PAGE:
Oprah: A Coloured Woman or a Woman?

Guest Post

How utterly ironic that when receiving the Cecil B. DeMille award for lifetime achievement, Oprah Winfrey opened her speech with these race-based words:

“In 1964, I was a little girl sitting on the linoleum floor of my mother’s house in Milwaukee watching Anne Bancroft present the Oscar for best actor at the 36th Academy Awards. She opened the envelope and said five words that literally made history: “The winner is Sidney Poitier.” Up to the stage came the most elegant man I had ever seen. I remember his tie was white, and of course his skin was black, and I had never seen a black man being celebrated like that.”

I say ironic because after winning his first Oscar, Sidney Poitier went on to star in the film Guess Who’s Coming to Dinner in 1967, in which the crucial moment of the film’s climax has Poitier’s character giving his father a powerful piece of his mind by saying, “You think of yourself as a coloured man. I think of myself as a man.”

The film won seven awards including the Academy Award for Best Writing.

Fifteen years later in 1982 Poitier won the same Cecil B. DeMille award that Oprah just did. He is one of the most awarded actors – black or white – in American film history and deserves to be.  
So at the 2018 Golden Globe Awards, where Oprah made her speech to an audience cloaked entirely in black to show solidarity with the anti-sexual harassment #MeToo movement – why did Oprah have to once again reference ‘blackness,’ as though it’s still a thing?

Because that’s what Oprah always does.  Despite being one of the wealthiest women in America, she still seems to be absolutely obsessed with skin colour being a problem, as if America’s civil rights movement only ever happened to other people.

Back in 2013, in an interview about her then new film The Butler, Oprah appallingly said this:

“As long as there are people who still— there’s a whole generation — I say this, you know, I said this, you know, for apartheid, South Africa, I said this for my own, you know, for my own community in the South — there are still generations of people, older people, who were born and bred and marinated in it, in that prejudice and racism, and they just have to die.”

An even greater irony leaps out when referencing the film Guess Who’s Coming to Dinner. During the climactic speech delivered by Poitier’s character to his on-screen father, he shouts:

“You are thirty years older than I am.  You and your whole lousy generation believes that the way it was for you is the way it’s got to be! And not until your whole generation has lain down and died will the dead weight of you be off our backs!  You understand – you’ve got to get off my back!”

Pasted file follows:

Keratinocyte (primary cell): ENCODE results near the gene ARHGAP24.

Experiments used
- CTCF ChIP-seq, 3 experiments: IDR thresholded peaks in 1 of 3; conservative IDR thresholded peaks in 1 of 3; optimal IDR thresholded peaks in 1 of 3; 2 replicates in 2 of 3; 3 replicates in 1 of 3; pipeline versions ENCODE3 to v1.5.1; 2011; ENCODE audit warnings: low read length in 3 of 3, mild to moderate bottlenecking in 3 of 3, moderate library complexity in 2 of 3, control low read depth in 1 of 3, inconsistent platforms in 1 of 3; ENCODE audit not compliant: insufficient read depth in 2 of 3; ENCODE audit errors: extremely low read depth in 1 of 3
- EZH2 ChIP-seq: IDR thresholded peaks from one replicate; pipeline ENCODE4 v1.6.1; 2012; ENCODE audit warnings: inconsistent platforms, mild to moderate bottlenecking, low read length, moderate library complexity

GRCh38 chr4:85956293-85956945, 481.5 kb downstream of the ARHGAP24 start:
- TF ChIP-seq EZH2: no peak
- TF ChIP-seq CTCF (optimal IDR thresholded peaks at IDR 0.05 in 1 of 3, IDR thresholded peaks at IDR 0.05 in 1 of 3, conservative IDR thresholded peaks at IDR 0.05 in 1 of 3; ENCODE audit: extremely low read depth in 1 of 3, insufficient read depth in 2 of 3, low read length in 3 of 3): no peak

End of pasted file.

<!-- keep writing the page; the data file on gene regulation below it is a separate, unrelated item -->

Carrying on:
This is the silver screen half a century ago depicting a Silent Generation black son berating his G.I Generation black father into seeing that it is his own attitude that remains the problem.  Oprah is a Baby Boomer, a generation who are now beginning to fill retirement villages around the Western world.  The governing generation against which the oldest cohort of BBs threw themselves in order to assert and win their civil rights was the G.I. Generation (to which Poitier belonged in real life) – those who were young in the Great Depression and went on to fight and win the Second World War in their early adulthood.  The very last of this great generation are the ones whom skin-colour-obsessed Oprah refers to “just having to die” – as if they were not doing that anyway since the few who are left are in their late 90s.

And people think that this woman is “presidential?”

The zenith of the irony though shows itself during a 2009 interview with Poitier about his career.  Poitier says the defining moment in his decision to become an actor was when he answered an ad for “actors wanted,” and practically illiterate (he had only received one and a half years of schooling), Poitier was thrown out of the interview by the scruff of his neck and told he couldn’t read or speak properly because of his heavy Caribbean accent.  The guy who threw him out told him to go and find a job “washing dishes” – which is exactly what he had been doing thus far for a crust.

In the interview, the elderly Poitier admits to being deeply offended because he knew he couldn’t read or speak properly and the guy had called him on it, which stung… and how did the guy know that all he could do was wash dishes?  In that painful moment Poitier decided it was his own responsibility to be more than just a dishwasher in order to prove the guy’s (accurate) perception to be wrong.

The reason Poitier became a truly great actor and immaculately beautiful speaker is that he did not succumb to bitterness like an aggrieved victim, but instead sought to better himself for the very profession that totally made his life and to go on to become such a monumental inspiration to the likes of Oprah decades later.   He wanted to show that he might be more – and he did.

​Kudos to that great spirit!

 

Olivia Pierson


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As much at home writing editorials as being the subject of them, Cam has won awards, including the Canon Media Award for his work on the Len Brown/Bevan Chuang story.  And when he’s not creating the news, he tends to be in it, with protagonists using the courts, media and social media to deliver financial as well as death threats.

They say that news is something that someone, somewhere, wants kept quiet.   Cam Slater doesn’t do quiet, and as a result he is a polarising, controversial but highly effective journalist that takes no prisoners.

He is fearless in his pursuit of a story.

Love him or loathe him.  But you can’t ignore him.

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